We’ve all been there… that awkward moment when you’ve had disappointing service and have to figure out a gratuity. At least you were able to make that decision privately—away from the prying eyes of the server or cashier.
With the implementation of EMV in the U.S., there’s been some buzz around whether patrons will need to tip right in front of the server, taxi driver, salon stylist, etc. A big misconception is that tips can’t be adjusted for an EMV transaction and that they must be done at the time of the EMV transaction. To set the record straight, this is not true.
Accepting a tip and then adjusting later—after the customer has left—is the most common practice in the U.S. The good news is this will not change because of EMV. Awkward situation averted for the merchant and the customer.
On the other end of the spectrum and due to misinformation about EMV and tipping , some high-profile restaurants are making a bold move by implementing or piloting a “no tipping” policy. Instead, they may be increasing servers’ salaries—and in some cases, the price of a meal. Some eateries are opting to add a flat 18 percent gratuity to the bill, regardless of service or party size. Whether eliminating the tip will gain traction remains to be seen.
So in the meantime, how do merchants address the gratuity game with the introduction of EMV? There are two basic scenarios for authorizing tips on a credit card transaction.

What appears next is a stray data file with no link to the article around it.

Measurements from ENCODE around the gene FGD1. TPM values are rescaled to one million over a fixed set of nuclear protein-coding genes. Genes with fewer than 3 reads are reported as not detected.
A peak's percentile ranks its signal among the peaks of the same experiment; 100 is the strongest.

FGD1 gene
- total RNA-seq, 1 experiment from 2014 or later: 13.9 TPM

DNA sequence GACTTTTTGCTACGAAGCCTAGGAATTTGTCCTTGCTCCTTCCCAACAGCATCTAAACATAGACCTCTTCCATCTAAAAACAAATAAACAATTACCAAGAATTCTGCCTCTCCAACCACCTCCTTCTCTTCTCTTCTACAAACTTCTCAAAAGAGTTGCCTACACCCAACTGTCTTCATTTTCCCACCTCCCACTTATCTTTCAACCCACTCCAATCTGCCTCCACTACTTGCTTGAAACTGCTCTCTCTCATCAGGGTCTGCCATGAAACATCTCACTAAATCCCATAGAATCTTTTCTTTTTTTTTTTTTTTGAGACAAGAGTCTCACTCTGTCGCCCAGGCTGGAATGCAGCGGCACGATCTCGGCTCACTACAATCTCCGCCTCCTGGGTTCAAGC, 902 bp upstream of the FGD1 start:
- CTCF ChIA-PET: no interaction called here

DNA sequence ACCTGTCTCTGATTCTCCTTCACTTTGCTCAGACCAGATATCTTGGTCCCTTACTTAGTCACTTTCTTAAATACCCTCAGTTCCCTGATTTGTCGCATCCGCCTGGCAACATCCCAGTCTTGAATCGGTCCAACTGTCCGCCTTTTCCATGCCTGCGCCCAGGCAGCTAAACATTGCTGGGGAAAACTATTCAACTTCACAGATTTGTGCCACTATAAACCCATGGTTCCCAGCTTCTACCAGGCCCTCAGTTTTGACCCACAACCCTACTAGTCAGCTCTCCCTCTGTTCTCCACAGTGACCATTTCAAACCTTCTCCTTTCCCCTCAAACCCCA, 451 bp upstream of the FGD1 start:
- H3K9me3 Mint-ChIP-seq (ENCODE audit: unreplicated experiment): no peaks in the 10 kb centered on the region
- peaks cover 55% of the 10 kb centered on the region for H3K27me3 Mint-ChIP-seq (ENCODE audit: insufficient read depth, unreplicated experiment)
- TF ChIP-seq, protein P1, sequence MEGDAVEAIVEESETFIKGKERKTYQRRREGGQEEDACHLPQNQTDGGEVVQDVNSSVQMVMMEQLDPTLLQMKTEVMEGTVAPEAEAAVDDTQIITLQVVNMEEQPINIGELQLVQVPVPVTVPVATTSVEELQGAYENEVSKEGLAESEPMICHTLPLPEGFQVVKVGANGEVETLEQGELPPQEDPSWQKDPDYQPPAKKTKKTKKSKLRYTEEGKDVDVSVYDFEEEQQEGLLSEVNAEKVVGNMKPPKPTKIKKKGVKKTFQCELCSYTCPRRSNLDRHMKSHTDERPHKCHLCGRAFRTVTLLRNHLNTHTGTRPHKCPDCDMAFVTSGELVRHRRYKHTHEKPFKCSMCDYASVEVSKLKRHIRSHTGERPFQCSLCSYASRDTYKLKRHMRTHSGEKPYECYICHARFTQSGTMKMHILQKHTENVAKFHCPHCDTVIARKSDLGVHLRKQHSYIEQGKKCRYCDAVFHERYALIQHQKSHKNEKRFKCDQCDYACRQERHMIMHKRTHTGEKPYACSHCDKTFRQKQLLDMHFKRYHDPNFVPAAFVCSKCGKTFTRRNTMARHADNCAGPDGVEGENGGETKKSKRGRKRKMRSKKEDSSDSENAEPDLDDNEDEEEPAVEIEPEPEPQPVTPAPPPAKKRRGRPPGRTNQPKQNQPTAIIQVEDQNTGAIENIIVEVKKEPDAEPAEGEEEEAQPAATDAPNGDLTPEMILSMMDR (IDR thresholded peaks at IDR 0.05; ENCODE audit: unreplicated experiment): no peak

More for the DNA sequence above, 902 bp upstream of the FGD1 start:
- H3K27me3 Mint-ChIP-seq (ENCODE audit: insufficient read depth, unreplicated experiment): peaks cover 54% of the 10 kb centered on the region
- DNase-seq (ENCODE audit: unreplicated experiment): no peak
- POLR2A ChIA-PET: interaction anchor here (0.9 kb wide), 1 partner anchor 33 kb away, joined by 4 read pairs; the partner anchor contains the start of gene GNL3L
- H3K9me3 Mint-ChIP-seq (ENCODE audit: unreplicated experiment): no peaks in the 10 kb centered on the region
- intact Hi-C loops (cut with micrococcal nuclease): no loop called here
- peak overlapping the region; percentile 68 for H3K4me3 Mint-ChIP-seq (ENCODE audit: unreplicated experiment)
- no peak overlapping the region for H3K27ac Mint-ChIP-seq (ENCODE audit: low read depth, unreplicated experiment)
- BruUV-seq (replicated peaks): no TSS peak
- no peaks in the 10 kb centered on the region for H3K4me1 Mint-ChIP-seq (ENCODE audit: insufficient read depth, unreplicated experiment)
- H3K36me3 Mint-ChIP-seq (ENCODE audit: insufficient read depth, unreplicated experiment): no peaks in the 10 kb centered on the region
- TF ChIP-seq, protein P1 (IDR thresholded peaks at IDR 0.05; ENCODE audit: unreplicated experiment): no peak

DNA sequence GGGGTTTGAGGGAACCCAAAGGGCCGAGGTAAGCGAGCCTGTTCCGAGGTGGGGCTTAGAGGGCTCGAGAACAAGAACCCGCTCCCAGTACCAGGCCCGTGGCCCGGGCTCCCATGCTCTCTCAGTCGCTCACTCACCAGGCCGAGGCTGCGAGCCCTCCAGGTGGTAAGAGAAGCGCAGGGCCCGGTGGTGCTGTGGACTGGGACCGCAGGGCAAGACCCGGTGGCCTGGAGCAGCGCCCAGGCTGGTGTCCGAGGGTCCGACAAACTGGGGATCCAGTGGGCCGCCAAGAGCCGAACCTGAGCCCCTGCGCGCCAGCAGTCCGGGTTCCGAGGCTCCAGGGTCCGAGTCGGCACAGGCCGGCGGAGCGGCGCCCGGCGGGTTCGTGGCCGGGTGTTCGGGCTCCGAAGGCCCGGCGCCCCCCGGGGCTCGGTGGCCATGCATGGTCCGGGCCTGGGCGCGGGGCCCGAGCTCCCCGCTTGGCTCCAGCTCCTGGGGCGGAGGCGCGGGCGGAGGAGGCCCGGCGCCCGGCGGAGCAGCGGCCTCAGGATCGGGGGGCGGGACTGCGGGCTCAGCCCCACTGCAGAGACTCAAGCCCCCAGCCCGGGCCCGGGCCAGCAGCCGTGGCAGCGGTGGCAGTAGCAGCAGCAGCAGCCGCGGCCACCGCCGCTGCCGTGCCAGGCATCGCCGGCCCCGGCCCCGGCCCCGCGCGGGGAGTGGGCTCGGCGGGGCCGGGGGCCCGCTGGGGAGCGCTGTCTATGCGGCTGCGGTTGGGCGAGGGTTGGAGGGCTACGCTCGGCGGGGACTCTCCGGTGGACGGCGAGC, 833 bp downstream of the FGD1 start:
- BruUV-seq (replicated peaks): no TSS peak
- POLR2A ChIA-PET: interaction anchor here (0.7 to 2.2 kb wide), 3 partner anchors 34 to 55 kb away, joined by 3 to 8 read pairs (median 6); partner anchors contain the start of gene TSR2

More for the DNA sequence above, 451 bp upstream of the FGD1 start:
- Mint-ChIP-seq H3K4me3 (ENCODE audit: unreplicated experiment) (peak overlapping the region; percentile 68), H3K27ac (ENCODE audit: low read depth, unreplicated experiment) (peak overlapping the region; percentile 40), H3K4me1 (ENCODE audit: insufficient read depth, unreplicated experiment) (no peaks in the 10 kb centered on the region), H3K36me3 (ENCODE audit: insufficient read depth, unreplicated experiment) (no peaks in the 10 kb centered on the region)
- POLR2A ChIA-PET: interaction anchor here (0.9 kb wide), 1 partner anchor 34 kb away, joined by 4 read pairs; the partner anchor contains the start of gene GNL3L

Tip Adjusted After Authorization and Before Settlement
The merchant gets authorization for the transaction amount only. A tip can then be added by the customer and adjusted by the manager or waitstaff.
Below is an example of how a tip is adjusted after authorization.
Tip Added Before Authorization
The restaurant or business can include the tip in the total authorization amount. This model usually happens with pay-at-the-table or pay-at-the counter transactions.
Below is an example of how a tip can be adjusted before authorization.
As you can see, the ONLY difference between the two scenarios is inserting the EMV chip card into the terminal instead of swiping.
Currently the standard customer verification method for EMV cards being issued is chip and signature in the U.S., which means that the customer need only provide a signature to complete the transaction. The other method is chip and PIN—adding another layer of security by requiring a PIN, much like a debit card. Experts say that the U.S. will not adopt chip and PIN anytime in the near future. But if the predominant customer verification method changes, the tip adjustment model may change as well.
Heartland has the tools to get you EMV-ready.
- Heartland’s Spectrum application supports tip adjustment for chip and signature
- We deployed over 80,000 EMV ready terminals and pin pads since 2014
- Our Portico Gateway’s application programming interfaces (APIs) allow a third party to adjust tips
As one of the largest payment processors in the U.S., Heartland can keep you secure and in the know about EMV’s impact on your business. Click here to learn more.